- Keep an eye out for the required insurance limits. If you do have a loss while using someone else’s piece of equipment, you want to have the correct insurance to cover it. Talk to your broker. Call your insurance company. Do whatever you need to do, but make sure you don’t end up selling your business to buy someone else’s crane.
- Document the condition of the equipment when you get it. This is the crane equivalent of walking around the rental car with the Enterprise guy. Make notes, take pictures, write up a quick report, and have more than one individual (a witness) sign to say that they verify the condition, too. If possible, have the company you are renting it from verify what you’ve written.
- Do the same thing upon the return.
- This one should be a given, but in case it’s not, I’ll say it anyway. Do your homework on a company before you rent a crane from them. Ask around. Find out what your competitor’s experiences have been and then make your selection. No one likes to hear “I could have told you so” after the fact.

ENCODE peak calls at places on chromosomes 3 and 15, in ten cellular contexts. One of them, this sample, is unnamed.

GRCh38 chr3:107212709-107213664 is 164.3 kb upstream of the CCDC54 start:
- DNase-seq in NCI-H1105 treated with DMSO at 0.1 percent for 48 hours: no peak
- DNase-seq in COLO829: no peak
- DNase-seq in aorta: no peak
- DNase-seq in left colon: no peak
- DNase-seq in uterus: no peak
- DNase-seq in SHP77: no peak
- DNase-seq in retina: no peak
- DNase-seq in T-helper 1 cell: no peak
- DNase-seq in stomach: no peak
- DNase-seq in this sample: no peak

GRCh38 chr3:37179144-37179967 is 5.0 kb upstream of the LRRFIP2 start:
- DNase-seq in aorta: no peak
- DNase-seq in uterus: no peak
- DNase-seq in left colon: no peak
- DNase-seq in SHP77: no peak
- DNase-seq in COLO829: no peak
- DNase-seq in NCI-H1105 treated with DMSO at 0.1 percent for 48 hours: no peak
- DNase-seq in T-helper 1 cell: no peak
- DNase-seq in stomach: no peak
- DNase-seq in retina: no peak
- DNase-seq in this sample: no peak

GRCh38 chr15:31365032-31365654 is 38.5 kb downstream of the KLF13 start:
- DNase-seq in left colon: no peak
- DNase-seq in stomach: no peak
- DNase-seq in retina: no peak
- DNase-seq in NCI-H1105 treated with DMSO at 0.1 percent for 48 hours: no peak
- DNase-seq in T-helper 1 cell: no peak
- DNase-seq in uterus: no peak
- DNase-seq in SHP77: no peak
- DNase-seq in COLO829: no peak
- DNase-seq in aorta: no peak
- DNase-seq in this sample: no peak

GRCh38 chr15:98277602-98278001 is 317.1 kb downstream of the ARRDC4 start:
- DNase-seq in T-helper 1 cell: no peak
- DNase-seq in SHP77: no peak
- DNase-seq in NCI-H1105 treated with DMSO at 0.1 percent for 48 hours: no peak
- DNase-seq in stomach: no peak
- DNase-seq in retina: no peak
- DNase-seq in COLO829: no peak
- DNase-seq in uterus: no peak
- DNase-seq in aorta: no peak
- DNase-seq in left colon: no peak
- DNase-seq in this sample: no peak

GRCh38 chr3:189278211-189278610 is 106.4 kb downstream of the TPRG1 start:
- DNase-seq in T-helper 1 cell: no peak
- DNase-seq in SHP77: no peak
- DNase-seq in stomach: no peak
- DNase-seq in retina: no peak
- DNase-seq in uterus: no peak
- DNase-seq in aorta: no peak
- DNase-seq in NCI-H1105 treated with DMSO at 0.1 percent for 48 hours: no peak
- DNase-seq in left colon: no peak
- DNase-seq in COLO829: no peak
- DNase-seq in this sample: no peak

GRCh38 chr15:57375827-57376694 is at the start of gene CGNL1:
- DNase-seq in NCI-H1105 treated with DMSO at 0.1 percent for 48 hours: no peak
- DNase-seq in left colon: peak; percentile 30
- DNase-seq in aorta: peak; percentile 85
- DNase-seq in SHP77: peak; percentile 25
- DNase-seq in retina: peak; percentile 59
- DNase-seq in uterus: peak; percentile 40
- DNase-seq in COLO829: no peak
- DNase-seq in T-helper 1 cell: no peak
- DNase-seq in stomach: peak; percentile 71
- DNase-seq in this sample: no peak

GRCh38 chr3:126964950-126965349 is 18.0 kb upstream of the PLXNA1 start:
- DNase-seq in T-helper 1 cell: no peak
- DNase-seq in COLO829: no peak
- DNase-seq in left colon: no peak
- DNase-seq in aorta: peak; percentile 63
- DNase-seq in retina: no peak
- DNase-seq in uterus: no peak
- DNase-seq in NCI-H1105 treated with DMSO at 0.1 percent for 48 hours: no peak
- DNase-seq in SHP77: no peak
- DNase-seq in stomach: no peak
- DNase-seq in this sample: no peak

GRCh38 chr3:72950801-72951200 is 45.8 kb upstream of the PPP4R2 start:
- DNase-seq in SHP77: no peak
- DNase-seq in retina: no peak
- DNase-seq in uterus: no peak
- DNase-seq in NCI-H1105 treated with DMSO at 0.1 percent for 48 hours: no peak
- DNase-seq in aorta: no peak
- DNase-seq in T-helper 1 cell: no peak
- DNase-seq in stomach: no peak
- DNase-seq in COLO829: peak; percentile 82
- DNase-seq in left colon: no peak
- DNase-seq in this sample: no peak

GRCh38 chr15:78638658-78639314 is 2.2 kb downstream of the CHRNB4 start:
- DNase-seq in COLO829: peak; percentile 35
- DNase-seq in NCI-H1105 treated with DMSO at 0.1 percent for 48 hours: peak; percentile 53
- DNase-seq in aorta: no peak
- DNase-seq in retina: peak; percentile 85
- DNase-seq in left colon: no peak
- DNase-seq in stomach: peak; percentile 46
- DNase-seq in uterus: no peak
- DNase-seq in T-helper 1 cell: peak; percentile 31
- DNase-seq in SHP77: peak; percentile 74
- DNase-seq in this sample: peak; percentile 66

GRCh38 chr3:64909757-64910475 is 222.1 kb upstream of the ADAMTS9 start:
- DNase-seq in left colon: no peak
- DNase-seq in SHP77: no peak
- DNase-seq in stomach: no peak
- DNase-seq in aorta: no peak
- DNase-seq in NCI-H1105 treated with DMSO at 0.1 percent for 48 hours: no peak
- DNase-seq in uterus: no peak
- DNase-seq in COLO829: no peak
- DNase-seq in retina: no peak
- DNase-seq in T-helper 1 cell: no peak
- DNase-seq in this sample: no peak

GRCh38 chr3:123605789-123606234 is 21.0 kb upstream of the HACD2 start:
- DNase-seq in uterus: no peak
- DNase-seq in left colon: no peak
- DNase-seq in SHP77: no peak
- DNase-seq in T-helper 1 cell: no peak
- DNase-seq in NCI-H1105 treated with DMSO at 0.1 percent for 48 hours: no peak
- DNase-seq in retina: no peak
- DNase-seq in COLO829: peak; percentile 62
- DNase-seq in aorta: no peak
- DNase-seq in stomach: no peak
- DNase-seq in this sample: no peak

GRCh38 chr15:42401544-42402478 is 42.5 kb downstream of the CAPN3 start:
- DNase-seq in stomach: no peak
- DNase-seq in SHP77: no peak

Like with most other things in life, it’s all about educating yourself to make better decisions. Inevitably, the risk of something—whether it’s damage to a rental car, a crane, or a computer—will end up in your lap. The trick is to know when the possibility exists.
Pay attention to your contracts. Watch what you sign. Inspect your equipment. Because the day will come when that risk is pointing at you. And you’ll be in a much better position if you’ve had time to prepare.